Analysing web traffic instruction

Instruction statement

Best practice techniques for interpreting web traffic data in order to obtain evidence-based and actionable findings for improving websites. This instruction should be used whenever analysing the performance of a website or website section via traffic data to determine whether changes need to be made. Making changes to website structures and page layouts should be informed by the thorough, evidence-based approach provided here.


This instruction does not apply to:

  • courseware, including scholarly work, student work and teaching and learning materials
  • websites that have no relationship to RMIT (for example, personal or private sites).
  • Google sites

Instruction steps and actions


Web analytics measure where a website’s visitors come from, where they go within a site and how they interact with it. It can capture:

  • the precise geographic location of visitors
  • the webpage they were on before visiting a site and the action they took to get there
  • how long they stay
  • what they click on and in, mouse over, submit and search for within a site

Details of the visitor’s connection type and internet service provider are also stored.

All of these details can tell a story of how well or poorly a website is performing for its target audience so that the website can be optimised and marketing campaigns adjusted. Analysing web traffic can identify potential usability issues, popular content and the impact of online and offline marketing. Stakeholders for analytics therefore include designers, developers, content authors and marketers among others.

Results from web analytics can be used to indicate specific problems as well as where further user research is required to troubleshoot performance. Conversely, traffic analysis can complement and quantify observations made during one-on-one user sessions. Analytics can answer what is happening on a website, while qualitative user research can answer why it is happening.

Accuracy of data is paramount to forming useful insights. Setting up and configuring analytics programs are covered in the Implementing Web Analytics Tracking Code Guideline.

Step 1: Engage stakeholders and confirm website goals

If the insights gleaned from analyzing web traffic are to result in action, the feedback loop needs to be complete. Stakeholders need to be part of the report planning and communication. Identify those people whose roles rely on the performance of the website to meet their organisational goals, and those who are responsible for supporting and improving the website. People may have different levels of interest in the website so consider using the RASCI (responsible, accountable, supporting, consulted, informed) framework to help prioritise people’s involvement and input.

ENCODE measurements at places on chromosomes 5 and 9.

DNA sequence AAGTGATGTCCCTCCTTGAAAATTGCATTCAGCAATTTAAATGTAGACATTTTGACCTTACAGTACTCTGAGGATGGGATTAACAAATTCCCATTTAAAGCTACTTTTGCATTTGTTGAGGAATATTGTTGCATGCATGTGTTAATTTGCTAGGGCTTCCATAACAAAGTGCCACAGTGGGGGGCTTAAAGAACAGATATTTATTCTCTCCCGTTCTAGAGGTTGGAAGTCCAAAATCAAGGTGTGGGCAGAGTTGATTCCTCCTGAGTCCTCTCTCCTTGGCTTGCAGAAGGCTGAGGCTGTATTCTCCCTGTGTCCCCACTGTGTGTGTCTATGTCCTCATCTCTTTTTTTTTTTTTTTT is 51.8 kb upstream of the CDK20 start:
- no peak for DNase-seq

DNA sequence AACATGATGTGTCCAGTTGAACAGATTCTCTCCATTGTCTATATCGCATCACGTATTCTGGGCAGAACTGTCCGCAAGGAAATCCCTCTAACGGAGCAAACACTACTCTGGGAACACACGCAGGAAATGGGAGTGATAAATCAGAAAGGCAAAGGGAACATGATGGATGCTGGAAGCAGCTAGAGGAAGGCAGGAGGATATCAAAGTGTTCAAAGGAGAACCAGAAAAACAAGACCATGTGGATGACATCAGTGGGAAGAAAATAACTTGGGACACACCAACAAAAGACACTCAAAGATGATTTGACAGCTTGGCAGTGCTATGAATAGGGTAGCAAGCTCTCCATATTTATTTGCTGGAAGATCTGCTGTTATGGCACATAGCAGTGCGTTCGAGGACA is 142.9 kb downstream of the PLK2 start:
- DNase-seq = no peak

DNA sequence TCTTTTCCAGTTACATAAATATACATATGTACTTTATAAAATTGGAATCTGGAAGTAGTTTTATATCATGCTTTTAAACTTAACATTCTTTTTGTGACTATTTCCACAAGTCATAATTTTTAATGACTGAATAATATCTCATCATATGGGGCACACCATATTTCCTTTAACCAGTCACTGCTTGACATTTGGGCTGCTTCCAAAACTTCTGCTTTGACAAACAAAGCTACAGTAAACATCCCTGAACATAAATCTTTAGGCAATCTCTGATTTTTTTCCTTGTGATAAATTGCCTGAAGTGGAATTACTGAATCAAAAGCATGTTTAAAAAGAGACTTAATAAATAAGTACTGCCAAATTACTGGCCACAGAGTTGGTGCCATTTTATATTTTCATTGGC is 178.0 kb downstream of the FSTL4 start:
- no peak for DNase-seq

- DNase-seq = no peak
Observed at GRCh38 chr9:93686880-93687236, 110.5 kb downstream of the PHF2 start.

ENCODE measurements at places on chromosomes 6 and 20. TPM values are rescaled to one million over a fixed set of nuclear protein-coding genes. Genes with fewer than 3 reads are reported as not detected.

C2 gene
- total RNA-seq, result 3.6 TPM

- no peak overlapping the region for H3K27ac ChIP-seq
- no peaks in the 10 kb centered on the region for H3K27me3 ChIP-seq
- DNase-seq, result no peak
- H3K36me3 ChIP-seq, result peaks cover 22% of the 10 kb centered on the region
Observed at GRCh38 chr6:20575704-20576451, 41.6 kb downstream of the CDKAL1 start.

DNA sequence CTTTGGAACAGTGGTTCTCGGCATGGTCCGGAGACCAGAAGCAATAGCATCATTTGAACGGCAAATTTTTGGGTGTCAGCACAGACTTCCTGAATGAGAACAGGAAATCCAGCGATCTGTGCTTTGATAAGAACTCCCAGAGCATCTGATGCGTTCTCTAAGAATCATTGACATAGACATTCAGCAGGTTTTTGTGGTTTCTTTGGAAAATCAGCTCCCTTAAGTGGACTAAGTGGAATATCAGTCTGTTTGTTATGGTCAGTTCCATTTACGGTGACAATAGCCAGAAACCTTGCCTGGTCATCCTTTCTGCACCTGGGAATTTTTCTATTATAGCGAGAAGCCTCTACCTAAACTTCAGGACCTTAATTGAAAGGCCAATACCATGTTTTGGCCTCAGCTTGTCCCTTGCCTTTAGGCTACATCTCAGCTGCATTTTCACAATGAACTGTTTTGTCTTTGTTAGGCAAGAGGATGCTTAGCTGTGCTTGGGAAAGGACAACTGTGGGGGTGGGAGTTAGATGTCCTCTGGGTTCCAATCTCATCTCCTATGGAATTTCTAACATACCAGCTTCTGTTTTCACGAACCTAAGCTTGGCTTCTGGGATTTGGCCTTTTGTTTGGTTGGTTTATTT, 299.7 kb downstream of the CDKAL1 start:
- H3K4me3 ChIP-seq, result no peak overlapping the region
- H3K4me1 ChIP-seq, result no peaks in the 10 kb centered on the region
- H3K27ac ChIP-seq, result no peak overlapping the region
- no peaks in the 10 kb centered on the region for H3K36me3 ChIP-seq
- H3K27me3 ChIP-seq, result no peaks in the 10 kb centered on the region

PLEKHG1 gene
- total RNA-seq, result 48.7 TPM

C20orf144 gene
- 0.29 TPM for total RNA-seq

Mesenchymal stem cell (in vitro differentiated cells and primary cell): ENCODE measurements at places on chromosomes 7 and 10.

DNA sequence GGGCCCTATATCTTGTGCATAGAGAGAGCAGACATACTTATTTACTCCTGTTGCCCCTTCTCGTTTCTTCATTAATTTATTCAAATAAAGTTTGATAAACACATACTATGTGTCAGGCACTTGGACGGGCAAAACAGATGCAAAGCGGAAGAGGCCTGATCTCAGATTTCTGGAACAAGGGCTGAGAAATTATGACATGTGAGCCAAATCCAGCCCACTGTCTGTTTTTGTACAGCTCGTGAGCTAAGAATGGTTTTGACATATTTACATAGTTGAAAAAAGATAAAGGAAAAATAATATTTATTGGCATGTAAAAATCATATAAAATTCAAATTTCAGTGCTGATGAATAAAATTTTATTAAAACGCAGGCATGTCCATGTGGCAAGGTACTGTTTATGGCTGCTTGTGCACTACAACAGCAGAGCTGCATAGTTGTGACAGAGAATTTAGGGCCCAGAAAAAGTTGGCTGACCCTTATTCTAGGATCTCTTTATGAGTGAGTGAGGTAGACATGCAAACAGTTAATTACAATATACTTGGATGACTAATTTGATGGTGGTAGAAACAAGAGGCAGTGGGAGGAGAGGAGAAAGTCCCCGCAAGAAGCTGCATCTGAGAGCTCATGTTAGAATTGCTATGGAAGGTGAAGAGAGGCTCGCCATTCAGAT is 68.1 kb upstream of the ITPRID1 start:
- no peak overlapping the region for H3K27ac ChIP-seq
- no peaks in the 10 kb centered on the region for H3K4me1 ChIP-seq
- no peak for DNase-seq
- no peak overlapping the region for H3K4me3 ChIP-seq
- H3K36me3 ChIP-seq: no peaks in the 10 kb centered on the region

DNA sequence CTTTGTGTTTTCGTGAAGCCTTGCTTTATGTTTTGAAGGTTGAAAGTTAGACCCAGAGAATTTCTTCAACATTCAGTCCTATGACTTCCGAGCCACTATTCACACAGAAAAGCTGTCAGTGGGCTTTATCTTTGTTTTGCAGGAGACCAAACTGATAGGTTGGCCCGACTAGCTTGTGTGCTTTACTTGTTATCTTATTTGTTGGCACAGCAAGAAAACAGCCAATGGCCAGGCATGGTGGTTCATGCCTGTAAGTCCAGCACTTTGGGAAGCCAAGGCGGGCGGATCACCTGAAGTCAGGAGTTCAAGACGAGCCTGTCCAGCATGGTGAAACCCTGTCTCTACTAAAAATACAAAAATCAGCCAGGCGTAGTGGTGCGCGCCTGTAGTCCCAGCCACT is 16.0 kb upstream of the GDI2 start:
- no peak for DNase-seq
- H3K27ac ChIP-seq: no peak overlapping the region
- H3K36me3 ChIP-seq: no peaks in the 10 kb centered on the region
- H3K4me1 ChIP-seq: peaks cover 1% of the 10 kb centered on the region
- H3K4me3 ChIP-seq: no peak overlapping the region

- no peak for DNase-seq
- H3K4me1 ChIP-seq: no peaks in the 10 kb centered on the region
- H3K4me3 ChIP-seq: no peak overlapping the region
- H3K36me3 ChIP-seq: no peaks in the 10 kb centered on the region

Talk about the process of web traffic analysis and how it supports an approach of hypothesising about the impact of a change, experimenting with design, content, feature and marketing ideas, and monitoring results to support improvement. The goal of the reporting should be to provide reasons for making further changes to the site and other offline activities, and to quantify what effect a change might and does produce.

Document stakeholder names in your analysis plan.

Step 2: Prioritise website goals

The numbers that matter are those that reveal how the website is tracking against the organisation’s or project’s strategic and/or tactical goals. Confirm with stakeholders what strategic or tactical goals the website is supporting. Prioritise them to find those that will provide the most organisational value (e.g. reduce costs, increase leads).

Discuss also the website’s most important visitors in terms of website behaviour (e.g. those that buy the most, comment the most, log in the most, watch videos to the end, share the most).

Then identify what aspects of the site can be measured to reflect the performance against those goals and the behaviour of those prized visitors. These metrics are the key performance indicators (KPIs). One goal may require several KPIs to measure it.

Some may be annual metrics, others monthly, weekly, daily or even hourly depending on the goals with which they align.